High-Speed Rail in California Brings Agenda 21 Megacities Closer to Reality

The California Senate has passed bill 21 – 16 that implements the financing for a high speed rail line across the Central Valley. The new law will require selling $4.5 in bonds to build this railway. They will also receive $3.2 billion in federal government stimulus.

The high speed railway will link to transportation lines.

Senator Joe Simitian said on the Senate floor: “I think high-speed rail makes sense in California … but we’re not being asked to vote on a vision today, we’re being asked to vote on a particular plan. Regrettably, the only conclusion I can come to today is that this is the wrong plan in the wrong place in the wrong time.”

Supporters of the bill claim that it would create jobs and promote public transit to protect the environment.

The high speed railway is the brainchild of America 2050, a non-governmental organization that supports Agenda 21 policies in the US. California Governor Jerry Brown and the California High-Speed Rail Authority “are to be commended on the revised 2012 draft business plan for high-speed rail, which cuts the project’s cost by $30 billion while making numerous improvements to previous proposals.”

Robert Yaro, co-chairman of America 2050 said: “Not only does this plan reduce the project cost substantially; it provides a new phasing strategy that will bring the benefits of high-speed rail to Californians more quickly.”

America 2050 claims that the railway will provide more trains to the growing population in California between San Francisco Bay and the Los Angeles Basin. They propose this endeavor is necessary to “close the gap” between Northern and Southern California.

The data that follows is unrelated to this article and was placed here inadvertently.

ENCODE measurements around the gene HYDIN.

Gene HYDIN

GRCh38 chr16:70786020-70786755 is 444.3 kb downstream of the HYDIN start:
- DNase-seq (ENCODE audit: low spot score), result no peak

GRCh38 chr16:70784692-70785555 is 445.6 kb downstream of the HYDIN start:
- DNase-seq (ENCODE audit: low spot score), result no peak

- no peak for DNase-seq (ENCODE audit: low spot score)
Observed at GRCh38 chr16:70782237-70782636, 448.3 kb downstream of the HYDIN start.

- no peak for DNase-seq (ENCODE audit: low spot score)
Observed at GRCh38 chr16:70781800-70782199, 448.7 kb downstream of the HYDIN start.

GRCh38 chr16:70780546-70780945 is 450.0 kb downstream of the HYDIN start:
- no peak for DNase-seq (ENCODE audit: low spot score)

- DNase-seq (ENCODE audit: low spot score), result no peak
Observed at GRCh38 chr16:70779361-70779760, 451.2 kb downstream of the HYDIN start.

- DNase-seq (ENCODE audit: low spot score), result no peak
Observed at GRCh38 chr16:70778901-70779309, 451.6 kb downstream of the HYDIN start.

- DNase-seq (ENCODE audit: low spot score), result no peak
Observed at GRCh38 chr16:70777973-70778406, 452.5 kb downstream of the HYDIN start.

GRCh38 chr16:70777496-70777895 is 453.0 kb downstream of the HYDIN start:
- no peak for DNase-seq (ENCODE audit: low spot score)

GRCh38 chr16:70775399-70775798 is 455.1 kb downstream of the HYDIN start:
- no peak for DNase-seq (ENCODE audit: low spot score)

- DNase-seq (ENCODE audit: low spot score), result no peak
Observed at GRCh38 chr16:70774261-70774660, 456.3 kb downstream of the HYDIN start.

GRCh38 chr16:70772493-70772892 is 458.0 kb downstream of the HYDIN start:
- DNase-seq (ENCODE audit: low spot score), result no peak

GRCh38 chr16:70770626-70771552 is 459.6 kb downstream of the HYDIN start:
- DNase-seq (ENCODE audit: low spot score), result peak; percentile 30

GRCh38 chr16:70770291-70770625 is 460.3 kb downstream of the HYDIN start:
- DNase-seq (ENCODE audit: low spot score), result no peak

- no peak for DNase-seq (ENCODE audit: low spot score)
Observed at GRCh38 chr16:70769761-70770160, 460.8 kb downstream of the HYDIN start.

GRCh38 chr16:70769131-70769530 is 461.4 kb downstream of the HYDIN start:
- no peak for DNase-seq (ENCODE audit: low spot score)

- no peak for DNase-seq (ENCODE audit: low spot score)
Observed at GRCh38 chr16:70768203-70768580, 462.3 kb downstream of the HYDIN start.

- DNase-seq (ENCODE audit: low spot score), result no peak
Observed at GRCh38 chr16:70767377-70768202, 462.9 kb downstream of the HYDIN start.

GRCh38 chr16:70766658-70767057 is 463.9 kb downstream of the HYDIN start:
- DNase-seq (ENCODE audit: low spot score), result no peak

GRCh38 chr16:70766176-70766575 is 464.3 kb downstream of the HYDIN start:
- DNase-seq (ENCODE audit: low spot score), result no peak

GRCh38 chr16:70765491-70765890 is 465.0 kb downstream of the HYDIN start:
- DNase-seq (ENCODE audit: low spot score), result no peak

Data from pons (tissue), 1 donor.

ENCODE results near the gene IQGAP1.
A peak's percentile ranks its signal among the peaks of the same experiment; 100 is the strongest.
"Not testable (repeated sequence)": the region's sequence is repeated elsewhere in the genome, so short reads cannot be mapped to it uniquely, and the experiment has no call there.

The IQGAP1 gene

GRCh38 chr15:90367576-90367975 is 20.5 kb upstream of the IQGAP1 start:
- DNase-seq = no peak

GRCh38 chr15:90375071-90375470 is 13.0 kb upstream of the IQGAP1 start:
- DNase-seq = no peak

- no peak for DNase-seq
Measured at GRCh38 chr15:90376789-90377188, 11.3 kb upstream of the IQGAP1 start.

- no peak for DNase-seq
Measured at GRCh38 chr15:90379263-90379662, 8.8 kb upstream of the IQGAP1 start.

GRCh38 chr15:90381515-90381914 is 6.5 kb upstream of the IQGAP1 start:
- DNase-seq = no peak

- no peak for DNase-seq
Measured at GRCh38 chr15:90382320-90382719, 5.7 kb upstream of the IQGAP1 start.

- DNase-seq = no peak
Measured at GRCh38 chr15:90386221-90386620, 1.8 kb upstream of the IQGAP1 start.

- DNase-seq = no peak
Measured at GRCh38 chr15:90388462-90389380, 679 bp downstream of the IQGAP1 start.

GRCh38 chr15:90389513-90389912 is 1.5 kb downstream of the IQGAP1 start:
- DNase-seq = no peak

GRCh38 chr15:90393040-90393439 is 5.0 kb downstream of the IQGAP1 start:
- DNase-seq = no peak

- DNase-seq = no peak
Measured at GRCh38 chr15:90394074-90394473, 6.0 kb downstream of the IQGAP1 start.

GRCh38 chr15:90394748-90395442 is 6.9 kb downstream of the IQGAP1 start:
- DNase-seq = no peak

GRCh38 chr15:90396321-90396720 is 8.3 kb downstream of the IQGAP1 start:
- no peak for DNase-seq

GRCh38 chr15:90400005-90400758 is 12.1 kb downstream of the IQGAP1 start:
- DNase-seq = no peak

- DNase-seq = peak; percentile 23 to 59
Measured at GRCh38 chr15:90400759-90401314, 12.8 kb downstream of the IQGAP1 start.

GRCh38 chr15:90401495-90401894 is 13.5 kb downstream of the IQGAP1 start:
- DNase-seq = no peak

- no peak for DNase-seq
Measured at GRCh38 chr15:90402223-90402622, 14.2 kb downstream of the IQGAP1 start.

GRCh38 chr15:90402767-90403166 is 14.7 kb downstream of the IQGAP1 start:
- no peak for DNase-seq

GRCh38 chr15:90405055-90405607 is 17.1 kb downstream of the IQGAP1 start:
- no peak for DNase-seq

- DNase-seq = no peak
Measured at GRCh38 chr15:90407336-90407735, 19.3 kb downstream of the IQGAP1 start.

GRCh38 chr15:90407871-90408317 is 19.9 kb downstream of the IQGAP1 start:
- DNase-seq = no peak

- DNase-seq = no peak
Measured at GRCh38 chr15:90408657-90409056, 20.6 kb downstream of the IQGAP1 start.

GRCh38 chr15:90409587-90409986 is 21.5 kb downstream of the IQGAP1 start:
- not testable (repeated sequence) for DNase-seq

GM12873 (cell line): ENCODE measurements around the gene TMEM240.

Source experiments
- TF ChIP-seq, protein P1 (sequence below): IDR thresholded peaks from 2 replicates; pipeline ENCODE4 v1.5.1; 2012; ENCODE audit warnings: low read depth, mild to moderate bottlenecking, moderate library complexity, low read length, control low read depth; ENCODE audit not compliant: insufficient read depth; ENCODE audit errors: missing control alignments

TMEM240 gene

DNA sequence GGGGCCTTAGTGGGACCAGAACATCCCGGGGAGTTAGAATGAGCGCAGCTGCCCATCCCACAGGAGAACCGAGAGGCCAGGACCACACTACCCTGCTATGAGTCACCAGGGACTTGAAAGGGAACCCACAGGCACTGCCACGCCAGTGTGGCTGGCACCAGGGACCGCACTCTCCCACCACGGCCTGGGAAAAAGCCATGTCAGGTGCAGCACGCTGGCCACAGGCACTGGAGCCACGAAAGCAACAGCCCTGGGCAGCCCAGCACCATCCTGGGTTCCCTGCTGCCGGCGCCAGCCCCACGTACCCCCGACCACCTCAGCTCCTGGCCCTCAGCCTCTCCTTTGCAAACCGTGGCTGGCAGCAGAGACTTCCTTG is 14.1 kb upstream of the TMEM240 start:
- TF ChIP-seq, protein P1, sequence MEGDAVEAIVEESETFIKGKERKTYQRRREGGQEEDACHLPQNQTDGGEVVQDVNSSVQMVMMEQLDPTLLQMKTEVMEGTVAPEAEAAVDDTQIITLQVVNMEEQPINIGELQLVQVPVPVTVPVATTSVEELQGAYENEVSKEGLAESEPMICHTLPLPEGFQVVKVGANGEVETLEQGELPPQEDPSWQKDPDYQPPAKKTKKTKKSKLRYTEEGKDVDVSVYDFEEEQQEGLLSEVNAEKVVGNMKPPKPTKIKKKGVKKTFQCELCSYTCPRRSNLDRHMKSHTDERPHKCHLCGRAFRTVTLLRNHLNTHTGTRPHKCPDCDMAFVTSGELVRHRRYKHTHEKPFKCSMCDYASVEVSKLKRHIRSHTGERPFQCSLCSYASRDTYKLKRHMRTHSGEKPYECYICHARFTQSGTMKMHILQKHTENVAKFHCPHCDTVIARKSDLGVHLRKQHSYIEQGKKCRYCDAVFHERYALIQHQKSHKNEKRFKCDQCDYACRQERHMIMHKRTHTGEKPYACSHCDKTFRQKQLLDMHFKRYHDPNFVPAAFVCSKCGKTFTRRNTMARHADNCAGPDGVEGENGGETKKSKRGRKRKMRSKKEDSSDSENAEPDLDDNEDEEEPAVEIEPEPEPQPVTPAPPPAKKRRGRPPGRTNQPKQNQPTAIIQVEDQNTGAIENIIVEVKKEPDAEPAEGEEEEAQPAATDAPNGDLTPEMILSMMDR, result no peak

Mark Pisano, co-chairman of America 2050, maintains that: “These revisions makes sense. They provide improvements now for the highly congested northern and southern regions of California and then link them together in the future. Connecting the state’s big population centers will foster economic growth while alleviating road and airport congestion.”

Petra Todorovich, director of America 2050, said, “It is clear that the success of high-speed rail in the U.S. is dependent on delivering real benefits to users at every stage in the process of project development and construction. The revisions to the California high-speed rail business plan address the urgency of translating taxpayer investment into transportation improvements in our commuting lifetimes.”

America 2050, in line with Agenda 21, wants to see high speed railways built along the east and west coasts of America. These railways will link the megaregions and subsequent megacities that will be constructed to house the citizens of America once the buffer zones, inhabitable for human areas and corridors are established.

The vision for Cascadia , which is the amalgamation of Seattle, Portland, and Vancouver, British Columbia with a high speed rail will ensure the protection of designated habitats for animals. Cascadia will begin in Northern California and extend along the Pacific Ocean.